Are free samples only skin deep?

  • by: |
  • 04/17/2014

According to a new study published in JAMA Dermatology, dermatologists who receive free drug samples are more likely to give their patients prescriptions for expensive medicines.

Not surprisingly, that results in headlines such as “Free samples of prescription drugs are costly to patients, study says” (Los Angeles Times) and “Doctor’s free samples have a hidden cost” (NBC News). Sexy, but is that the real story?

The study reports that, for a single visit, the average retail cost of prescriptions for patients whose doctors received free samples from drug makers was about $465, compared with about $200 for patients whose doctors did not receive free samples.

What the study does not report (because they did not collect the data) was whether the free samples were the more therapeutically appropriate choice.

The reporting on the article (various news media) makes it sound as though generic and brand name drugs that treat the same condition are identical (and equally appropriate and efficacious) to each other. Not so. But why let important facts get in the way of a good story.

Most nauseating is the following study factoid:

In contrast, such drugs (sampled brand name drugs) only accounted for 17 percent of prescriptions written by doctors at an academic medical center that doesn't allow its doctors to accept free drug samples.

Well, duh. No samples in, no samples out. (Not to mention the fact that academic medical centers often dictate narrow formulary choices. Not surprisingly, that fact wasn’t mentioned in the study) It would also be interesting to match up patient outcomes of those derms who dispense samples vs. their ivory tower colleagues. Will any of these additional data sets be included in a follow-up study? Inquiring minds want to know.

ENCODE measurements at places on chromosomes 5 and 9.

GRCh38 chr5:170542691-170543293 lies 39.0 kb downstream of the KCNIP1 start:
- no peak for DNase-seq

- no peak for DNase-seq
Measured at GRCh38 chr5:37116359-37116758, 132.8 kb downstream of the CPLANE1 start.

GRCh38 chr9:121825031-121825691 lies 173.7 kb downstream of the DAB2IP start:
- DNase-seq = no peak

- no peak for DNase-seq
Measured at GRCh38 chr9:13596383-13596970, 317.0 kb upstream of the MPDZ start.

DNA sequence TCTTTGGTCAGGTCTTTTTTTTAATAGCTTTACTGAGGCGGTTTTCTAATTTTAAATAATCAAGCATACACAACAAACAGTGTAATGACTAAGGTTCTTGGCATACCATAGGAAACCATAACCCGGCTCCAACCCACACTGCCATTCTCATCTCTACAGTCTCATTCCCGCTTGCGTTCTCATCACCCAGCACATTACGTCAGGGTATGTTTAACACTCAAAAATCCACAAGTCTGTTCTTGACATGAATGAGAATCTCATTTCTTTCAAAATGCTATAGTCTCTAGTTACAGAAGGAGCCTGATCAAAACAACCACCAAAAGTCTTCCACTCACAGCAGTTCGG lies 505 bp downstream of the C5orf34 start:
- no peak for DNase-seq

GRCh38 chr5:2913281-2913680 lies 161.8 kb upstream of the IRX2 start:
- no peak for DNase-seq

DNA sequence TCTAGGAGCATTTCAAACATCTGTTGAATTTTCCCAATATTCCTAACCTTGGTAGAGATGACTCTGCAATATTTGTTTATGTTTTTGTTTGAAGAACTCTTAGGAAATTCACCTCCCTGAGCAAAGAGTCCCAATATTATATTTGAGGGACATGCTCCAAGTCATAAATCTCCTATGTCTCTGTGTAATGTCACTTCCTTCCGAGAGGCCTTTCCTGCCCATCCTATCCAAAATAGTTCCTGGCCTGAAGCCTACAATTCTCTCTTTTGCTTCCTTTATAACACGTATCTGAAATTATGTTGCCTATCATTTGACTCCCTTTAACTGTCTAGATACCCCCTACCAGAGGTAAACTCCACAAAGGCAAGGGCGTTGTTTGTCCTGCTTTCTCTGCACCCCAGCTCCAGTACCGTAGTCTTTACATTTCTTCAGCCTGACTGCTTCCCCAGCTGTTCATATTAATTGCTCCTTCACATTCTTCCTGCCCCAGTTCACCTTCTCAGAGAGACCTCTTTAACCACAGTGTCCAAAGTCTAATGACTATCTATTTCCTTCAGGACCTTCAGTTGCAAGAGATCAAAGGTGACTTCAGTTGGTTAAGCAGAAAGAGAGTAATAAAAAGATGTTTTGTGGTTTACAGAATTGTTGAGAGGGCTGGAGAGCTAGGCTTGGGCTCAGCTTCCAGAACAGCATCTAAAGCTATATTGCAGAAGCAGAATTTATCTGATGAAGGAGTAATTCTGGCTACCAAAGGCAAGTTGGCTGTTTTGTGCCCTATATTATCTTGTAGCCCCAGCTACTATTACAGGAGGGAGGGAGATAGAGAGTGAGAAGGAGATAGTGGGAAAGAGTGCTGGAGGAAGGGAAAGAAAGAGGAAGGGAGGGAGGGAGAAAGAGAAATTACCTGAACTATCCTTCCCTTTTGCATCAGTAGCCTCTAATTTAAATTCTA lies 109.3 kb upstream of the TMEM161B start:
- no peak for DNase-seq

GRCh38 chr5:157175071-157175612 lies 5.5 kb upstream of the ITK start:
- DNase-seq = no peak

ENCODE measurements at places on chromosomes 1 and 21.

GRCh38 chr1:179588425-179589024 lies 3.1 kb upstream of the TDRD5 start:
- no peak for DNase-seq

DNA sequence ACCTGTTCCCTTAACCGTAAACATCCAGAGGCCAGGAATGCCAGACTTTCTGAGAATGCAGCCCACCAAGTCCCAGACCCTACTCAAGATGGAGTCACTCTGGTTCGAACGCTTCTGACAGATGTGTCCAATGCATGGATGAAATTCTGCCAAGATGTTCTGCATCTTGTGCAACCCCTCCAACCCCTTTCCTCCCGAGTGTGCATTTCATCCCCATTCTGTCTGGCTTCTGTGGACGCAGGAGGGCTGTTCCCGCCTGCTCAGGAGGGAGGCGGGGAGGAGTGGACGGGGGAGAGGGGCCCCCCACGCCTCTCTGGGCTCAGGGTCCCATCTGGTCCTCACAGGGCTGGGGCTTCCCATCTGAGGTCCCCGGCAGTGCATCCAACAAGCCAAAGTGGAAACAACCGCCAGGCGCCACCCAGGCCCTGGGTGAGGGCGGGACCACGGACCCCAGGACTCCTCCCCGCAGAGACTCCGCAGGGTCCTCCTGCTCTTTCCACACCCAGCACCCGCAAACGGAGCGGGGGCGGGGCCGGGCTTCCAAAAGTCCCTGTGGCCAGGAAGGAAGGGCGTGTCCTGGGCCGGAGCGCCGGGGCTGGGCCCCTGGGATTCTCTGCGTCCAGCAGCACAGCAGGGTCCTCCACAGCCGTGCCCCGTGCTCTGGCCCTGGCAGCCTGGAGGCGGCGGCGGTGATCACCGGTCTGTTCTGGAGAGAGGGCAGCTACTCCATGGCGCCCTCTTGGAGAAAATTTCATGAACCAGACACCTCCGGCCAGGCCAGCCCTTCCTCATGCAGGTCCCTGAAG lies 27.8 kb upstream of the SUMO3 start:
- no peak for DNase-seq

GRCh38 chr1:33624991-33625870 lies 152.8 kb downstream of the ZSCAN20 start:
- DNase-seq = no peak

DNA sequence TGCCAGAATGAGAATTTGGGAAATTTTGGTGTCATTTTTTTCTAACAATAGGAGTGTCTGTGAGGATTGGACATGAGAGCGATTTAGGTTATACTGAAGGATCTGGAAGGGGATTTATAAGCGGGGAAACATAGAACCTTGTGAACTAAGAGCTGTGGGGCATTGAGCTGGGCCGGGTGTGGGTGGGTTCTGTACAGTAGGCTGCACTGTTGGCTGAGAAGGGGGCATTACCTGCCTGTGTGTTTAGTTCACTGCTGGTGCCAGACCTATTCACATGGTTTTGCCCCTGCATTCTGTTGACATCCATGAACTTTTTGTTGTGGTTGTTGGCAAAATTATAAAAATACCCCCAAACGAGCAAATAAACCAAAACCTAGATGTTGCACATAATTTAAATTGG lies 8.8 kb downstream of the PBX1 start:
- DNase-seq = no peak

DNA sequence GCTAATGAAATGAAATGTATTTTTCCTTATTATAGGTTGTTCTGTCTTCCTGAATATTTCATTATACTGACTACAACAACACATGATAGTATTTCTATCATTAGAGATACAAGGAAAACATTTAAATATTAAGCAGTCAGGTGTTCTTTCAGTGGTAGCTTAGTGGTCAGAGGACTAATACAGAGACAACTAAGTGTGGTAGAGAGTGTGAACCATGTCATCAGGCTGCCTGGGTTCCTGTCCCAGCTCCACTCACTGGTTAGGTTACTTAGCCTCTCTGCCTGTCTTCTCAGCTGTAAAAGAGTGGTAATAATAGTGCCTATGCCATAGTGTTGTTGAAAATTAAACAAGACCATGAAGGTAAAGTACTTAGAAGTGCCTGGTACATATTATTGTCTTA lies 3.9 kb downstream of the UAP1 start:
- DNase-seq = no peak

The full study can be found here.


Center for Medicine in the Public Interest is a nonprofit, non-partisan organization promoting innovative solutions that advance medical progress, reduce health disparities, extend life and make health care more affordable, preventive and patient-centered. CMPI also provides the public, policymakers and the media a reliable source of independent scientific analysis on issues ranging from personalized medicine, food and drug safety, health care reform and comparative effectiveness.

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